The third chapter is partly on the anti-political strategy of permaculture and how people are responding to that. The second half is about visions. Like, so if you are in favour of system change what kind of system do you want? I look at different approaches that people are following. ‘Town and village market bioregionalism’ is close to what Mollison proposes. ‘Radical reformism’ hopes for a cultural change and a change in market behaviour along with some degree of state regulation. Ethical businesses and cooperatives with an interventionist state. I found that full on anarchists and democratic socialists are very much a minority in the permaculture movement.
“Permaculture’s grass roots interventions are meant to prefigure what a permaculture system would be like if it was implemented through the whole society. I look at how this works out in practice and give a lot of examples — a lot of detail on what permaculture people are doing. And most people, including those in other movements for system change have got no concept of what permaculture is doing, in that sense.“
The final chapter is on gender and colonialism. This is about critiques of permaculture that come from within the movement — but also from outside. Some people are writing off permaculture because they think it’s patriarchal or colonialist. What is the substance of those critiques? How is permaculture responding? I hope people will find what I am saying about this helpful.
How do you see the current permaculture movement in Australia? What more could be progressing and how could this occur?
I think I am pretty happy with the diversity in the permaculture movement which probably comes through in the book. Go on with what we’re doing. David Holmgren’s recent book Retrosuburbia is just brilliant. And like heaps of what we are doing all around the world. Adding to that the first thing I’d be saying is to be realistic about what we can achieve and what we can’t. For example, what are the typical problems of trying to run an ethical business in the context of a capitalist economy? The second would be that there is a slight problem in defining permaculture as system design for sustainability. I tend to think that the definition Mollison gives in The Designers’ Manual is closer to what most permaculture people are actually doing – sustainable agriculture with a side salad of settlement design. And I think that the mismatch between the current definition and what people are doing can lead to certain problems. In terms of how permaculture relates to the broader environmentalist movement and how it relates to the left and the public. Because when people ask, “What is permaculture?” they get an answer that is hard to read.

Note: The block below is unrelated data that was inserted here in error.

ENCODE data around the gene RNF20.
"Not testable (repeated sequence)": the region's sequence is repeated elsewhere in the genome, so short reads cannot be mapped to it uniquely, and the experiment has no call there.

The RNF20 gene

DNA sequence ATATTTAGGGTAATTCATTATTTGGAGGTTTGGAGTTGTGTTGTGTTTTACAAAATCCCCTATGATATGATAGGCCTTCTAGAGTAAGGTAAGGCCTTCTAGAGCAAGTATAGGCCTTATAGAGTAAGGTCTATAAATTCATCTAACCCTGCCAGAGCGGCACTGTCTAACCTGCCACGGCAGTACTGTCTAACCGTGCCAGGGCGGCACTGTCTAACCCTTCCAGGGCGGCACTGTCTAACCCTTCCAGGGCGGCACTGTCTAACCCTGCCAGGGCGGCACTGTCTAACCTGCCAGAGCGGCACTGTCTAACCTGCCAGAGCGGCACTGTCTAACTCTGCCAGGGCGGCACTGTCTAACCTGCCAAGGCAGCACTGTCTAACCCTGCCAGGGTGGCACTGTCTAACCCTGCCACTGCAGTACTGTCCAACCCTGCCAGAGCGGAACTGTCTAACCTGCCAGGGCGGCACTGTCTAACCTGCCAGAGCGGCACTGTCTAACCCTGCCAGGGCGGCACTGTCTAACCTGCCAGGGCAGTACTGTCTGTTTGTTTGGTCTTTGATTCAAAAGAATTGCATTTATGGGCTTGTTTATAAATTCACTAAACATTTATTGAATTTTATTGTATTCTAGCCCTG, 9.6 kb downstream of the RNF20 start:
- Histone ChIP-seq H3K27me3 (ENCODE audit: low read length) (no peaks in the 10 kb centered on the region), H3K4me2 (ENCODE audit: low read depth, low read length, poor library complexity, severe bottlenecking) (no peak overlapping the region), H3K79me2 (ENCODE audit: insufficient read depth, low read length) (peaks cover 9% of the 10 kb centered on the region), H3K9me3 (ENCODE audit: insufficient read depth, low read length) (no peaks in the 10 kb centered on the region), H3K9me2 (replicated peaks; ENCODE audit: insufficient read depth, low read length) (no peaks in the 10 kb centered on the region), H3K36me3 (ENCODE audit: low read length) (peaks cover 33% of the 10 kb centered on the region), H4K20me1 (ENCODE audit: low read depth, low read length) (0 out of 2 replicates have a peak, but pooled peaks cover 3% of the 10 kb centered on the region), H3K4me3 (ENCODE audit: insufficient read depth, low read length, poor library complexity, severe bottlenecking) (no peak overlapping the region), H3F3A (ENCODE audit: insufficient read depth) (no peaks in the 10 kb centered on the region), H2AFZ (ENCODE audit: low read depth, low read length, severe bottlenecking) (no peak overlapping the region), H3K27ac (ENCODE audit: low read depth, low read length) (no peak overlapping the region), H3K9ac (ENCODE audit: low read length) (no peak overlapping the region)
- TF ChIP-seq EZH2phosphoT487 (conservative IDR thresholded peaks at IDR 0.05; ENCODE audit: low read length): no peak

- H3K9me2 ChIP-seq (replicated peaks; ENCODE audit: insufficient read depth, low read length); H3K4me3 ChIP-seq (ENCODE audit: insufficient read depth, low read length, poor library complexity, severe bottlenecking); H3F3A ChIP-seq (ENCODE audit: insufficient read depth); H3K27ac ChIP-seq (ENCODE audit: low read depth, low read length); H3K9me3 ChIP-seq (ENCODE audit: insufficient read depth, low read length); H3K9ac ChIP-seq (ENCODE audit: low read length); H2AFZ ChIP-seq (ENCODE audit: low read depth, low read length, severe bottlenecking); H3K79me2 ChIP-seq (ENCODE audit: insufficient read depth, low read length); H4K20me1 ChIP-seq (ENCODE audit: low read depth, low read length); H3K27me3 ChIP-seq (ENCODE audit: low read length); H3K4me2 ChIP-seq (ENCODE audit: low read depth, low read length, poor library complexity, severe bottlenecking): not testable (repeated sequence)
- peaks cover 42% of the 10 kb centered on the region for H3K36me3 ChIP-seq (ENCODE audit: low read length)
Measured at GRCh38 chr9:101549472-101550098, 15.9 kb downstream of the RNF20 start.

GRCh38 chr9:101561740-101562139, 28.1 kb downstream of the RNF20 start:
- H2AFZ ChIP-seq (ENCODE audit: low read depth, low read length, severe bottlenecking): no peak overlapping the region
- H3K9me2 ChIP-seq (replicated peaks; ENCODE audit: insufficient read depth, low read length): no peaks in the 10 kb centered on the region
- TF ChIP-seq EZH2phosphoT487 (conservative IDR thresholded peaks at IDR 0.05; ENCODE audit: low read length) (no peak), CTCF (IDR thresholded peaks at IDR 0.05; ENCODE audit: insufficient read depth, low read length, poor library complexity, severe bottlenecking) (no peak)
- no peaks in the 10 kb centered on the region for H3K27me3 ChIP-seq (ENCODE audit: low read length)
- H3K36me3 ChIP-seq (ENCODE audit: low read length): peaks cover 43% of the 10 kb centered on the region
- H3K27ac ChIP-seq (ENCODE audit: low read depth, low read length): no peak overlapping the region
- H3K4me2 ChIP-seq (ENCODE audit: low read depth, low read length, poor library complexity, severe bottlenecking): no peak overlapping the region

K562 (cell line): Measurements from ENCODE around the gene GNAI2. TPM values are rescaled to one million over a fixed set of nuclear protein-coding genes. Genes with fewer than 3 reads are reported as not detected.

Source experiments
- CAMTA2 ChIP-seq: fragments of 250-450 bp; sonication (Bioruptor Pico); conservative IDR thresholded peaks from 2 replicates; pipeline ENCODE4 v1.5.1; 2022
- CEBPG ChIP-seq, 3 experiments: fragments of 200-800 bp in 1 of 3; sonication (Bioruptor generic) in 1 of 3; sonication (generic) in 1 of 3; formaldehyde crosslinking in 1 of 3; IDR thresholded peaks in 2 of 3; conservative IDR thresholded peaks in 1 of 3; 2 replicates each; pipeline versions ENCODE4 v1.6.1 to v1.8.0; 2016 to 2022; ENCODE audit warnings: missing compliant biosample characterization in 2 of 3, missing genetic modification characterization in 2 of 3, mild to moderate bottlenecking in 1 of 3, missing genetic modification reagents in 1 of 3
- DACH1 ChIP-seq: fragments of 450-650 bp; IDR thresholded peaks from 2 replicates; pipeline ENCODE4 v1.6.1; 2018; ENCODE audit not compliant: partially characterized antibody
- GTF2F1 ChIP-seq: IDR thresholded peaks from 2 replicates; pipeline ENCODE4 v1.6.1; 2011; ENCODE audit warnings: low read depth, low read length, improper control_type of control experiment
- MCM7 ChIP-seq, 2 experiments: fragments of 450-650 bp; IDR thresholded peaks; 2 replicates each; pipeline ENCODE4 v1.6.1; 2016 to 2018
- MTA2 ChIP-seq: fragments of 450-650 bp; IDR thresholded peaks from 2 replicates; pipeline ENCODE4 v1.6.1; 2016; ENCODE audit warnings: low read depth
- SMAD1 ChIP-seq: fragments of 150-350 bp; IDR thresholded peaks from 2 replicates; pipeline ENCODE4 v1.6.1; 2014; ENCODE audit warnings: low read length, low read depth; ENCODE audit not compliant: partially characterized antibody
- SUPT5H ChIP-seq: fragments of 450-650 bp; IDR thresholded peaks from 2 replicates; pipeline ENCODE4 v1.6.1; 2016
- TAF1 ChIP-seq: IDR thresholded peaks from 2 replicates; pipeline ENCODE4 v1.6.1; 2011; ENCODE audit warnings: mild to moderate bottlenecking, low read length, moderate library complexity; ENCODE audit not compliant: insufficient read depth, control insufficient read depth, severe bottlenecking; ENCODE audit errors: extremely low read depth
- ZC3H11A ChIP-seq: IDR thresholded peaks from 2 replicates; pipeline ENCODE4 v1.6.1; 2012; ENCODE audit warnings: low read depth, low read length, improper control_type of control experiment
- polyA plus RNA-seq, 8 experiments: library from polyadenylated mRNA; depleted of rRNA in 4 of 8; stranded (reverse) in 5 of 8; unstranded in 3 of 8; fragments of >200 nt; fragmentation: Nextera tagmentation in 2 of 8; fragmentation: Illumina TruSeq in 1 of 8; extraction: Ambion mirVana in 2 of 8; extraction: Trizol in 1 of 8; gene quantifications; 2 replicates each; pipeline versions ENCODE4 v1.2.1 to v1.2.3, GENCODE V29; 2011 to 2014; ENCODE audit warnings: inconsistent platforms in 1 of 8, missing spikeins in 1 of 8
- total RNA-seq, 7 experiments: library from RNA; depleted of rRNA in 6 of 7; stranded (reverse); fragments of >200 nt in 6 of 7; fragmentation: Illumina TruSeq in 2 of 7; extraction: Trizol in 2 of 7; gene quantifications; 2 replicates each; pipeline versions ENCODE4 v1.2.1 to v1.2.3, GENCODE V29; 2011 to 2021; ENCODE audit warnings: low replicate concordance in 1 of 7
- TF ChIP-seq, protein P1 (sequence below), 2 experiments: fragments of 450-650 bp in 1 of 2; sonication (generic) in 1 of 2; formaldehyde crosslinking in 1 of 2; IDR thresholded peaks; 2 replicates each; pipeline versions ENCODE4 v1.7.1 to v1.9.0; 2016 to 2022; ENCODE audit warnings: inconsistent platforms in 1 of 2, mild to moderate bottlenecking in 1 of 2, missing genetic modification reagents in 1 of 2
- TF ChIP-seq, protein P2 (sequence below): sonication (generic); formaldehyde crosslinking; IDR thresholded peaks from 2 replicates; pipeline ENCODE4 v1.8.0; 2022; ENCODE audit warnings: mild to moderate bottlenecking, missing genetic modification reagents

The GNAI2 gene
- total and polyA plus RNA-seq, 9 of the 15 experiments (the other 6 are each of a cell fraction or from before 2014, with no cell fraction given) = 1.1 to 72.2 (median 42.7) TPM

You are a long-term member of PA (thank you!). Why are you a member & what do you see as the role of the national permaculture organisation?
I love PA. It’s great that we’ve got a permaculture organisation in Australia. Despite some difficult conflicts in the Australian movement, we have a peak body that works extremely well. The UK has got one, but the United States is still reaching for a consensus. I see PA’s role is to facilitate convergences and to promote people’s businesses and media and to help them to establish their permaculture careers. Yes, that’s what it is and it’s doing that already and I’m liking it! Obviously, I have a particular fondness for Permafund, for the permaculture in developing countries action. Which permaculture’s done very well so far and we have the scope to expand.
Anything else you’d like to share?
I’ve been sometimes worried about writing this book. You worry about a number of things. I worry about whether I’ve been faithful to my interviewees and whether they’ll see themselves in what I write about what they say. It’s an inevitable problem for a sociologist writing about interview data. You excerpt the particular piece of interview text and then you try and relate that to other interview data and put it into some sort of framework. It can seem very far removed from what the person felt at the time. I have also been a bit worried that some of what I say about permaculture is controversial within the permaculture movement. But quite a lot of positive response to the book so far has made me less worried about this. I think people are looking forward to a book that has a go at tackling some tricky issues for us.
You can purchase a copy of The Politics of Permaculture here.
Terry is a professional member of Permaculture Australia, the national permaculture organisation. You can find out more, including how to join up as a member, here.